16-35mm f/2.8 II 17-40mm f4
Maximum aperture f2.8 extra stop mostly useful for night astro photography, brighter view, easier to focus in live view, faster AF f4.0 adequate for most applications, since lens is likely to be used stopped down for DOF and optical performance
Focal range 16mm slightly, but noticeably shorter than 17mm 35mm-40mm likely covered by other lenses
Close Focus 0.9 ft./0.28m, 0.22x magnification 0.9 ft./0.28m, 0.24x magnification
Sharpness Slight edge < 24mm, see graphs Slight edge > 28mm , see graphs
Distortion 16mm: 3% (barrel)
20mm: 0.5% (barrel)
24mm: 0.6% (pincushion)
28mm: 1.2% (pincushion)
35mm: 1.4% (pincushion)
16mm: 2.8% (barrel)
20mm: 1.5% (barrel)
24mm: 0.3% (pincushion)
28mm: 0.5% (pincushion)
35mm: 1.1% (pincushion)
Chromatic Aberation comparable (0.06/0.05/0.06/0.04/0.02) comparable (0.06/0.05/0.04/0.03/0.02)
Other More resistant to flare
Lens construction 16 elements, 12 groups 12 elements, 9 groups
Filter size 82mm 77mm
Size DxL 3.5 x 4.4 in/88 x 111mm 3.3 x 3.8 in/83 x 96mm
Weight 1.4 lb / 635g 1 lb / 475g
Price (08/2010) $1520 @ BH
$1518 @ amazon
$750 @ BH
$730 @ amazon


  1. Thanks for posting this thorough review. It further confirms what I have already been telling other photographers the last few years.

  2. Good to read another review on these two. I am more set now on getting the 17-40. Thanks!

  3. Excellent summary and review. I have both of them and use the 17-40 for most nature work and the 16-35 for aurora and other shooting that requires the speed. Backpacking often forces some restraint for gear and weight, and therefore the multiple or overlapping focal lengths get nixed and a bit of compromise leaks in. I’ve been wanting to see a thorough test on these lenses and appreciate your thoughtful review. I look forward to more in the future. Thanks.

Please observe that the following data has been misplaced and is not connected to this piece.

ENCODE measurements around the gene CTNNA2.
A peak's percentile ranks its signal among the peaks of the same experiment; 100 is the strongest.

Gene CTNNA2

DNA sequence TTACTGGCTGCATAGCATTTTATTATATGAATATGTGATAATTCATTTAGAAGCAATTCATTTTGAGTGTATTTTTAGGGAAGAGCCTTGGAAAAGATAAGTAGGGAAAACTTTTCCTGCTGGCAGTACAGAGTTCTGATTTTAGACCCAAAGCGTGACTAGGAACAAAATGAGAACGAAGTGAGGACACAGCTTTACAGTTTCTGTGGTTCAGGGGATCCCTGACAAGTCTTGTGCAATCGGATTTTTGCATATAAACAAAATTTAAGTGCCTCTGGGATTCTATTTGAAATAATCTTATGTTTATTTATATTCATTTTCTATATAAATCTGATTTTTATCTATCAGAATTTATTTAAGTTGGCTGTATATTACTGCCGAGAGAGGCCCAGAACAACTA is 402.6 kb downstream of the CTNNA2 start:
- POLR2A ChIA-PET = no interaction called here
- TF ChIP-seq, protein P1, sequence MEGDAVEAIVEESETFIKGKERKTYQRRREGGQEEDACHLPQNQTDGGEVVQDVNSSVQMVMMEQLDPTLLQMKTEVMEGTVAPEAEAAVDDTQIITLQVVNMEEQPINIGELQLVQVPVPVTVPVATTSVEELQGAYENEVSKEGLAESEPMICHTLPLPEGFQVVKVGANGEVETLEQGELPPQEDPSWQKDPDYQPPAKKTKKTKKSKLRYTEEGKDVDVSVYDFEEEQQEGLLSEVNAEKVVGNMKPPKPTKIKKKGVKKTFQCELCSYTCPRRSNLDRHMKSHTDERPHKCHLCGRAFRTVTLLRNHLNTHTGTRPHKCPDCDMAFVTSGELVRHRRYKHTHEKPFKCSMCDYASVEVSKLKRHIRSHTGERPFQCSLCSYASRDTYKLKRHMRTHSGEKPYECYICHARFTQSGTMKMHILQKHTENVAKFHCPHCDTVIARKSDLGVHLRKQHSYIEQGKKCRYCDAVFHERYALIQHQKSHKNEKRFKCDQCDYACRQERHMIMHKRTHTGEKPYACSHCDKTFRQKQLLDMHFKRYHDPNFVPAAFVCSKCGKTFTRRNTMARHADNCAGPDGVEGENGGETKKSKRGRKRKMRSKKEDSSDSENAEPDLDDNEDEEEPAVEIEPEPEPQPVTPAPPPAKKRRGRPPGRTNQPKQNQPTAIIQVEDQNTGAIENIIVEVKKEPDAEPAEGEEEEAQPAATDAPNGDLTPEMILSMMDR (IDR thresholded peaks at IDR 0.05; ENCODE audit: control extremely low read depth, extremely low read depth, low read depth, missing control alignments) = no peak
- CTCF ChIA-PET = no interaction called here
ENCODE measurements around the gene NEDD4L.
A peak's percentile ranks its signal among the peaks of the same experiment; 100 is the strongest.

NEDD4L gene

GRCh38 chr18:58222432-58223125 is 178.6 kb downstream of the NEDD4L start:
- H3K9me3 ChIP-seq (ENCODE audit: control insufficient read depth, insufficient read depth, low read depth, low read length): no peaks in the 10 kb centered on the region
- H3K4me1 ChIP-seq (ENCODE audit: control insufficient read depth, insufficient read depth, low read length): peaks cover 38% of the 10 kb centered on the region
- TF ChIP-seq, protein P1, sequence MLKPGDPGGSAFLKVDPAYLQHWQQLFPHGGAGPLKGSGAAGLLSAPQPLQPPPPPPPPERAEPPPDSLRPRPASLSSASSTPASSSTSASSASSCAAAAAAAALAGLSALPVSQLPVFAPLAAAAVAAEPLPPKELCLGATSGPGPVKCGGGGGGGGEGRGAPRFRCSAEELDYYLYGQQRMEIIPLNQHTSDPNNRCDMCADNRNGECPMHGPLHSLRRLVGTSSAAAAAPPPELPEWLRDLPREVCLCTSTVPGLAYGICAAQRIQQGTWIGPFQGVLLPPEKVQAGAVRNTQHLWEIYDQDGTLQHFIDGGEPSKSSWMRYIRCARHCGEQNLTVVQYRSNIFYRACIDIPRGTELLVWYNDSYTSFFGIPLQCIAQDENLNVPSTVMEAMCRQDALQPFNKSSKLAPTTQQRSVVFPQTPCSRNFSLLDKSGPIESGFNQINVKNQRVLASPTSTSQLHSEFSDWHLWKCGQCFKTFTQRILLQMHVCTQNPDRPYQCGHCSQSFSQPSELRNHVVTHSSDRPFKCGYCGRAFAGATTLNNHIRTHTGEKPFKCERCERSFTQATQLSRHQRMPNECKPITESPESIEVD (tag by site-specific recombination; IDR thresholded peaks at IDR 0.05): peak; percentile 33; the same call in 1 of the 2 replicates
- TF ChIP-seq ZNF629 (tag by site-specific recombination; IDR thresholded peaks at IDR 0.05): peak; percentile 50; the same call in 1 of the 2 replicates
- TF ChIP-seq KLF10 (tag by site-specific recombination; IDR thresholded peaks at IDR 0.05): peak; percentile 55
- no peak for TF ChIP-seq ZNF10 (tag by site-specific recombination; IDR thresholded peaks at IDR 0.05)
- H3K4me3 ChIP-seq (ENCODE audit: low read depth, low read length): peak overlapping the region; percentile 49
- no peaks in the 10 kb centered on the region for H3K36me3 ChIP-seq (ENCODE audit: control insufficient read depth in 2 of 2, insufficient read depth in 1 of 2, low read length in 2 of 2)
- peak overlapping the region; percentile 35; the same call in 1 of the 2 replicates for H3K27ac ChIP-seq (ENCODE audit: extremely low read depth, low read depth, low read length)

4. Michael says:

    Thanks for the very informative comparison I’ve been eyeing a wide angle zoom for some time and this definitely helps to put some things into perspective.

  5. dietmar kohl says:

    i have to say from my experience with a 2.8 zoom lens that they are bigger heavier costlier and not so much better . its just one aperture and with wideangle lenses yu dont get that blureffect really unless yu get close.good for documentations weddings action.i would use a fixed lens for landscapes they are very much smaller lighter sharper.yu can put it in your pocket too.a 15mm and a 28mm are the 2 lenses i would use.and a 135mm (300mm for tele if you want to carry it.)reduce the weight as much as you can and improve the quality ! 17-40 would be the one for me and its half the price too !



  6. QT, this is in line with my impression of the two lenses. Especially for landscape, architecture (if you aren’t using a T/S), and similar work typically done stopped down from the tripod, there seems to be essentially no good reason to spend the extra money or carry the extra weight (or fuss with an odd-sized filter) of the 16-35.

    You are right that this comparison question comes up a lot. I’ve developed a more or less stock answer for Canon shooters who has about this. It goes more or less like this:

    The main strength of the 16-35 f/2.8 is its performance at the very largest apertures on full frame cameras, making it a good choice for those shooting FF who need to work hand-held in low light conditions. It provides no advantages at smaller apertures.

    The main strength of the 17-40 (aside from lower price and weight) is its stopped down performance on full frame cameras, making it ideal for those shooting landscape, architecture and similar subjects from the tripod with an ultra-wide angle zoom.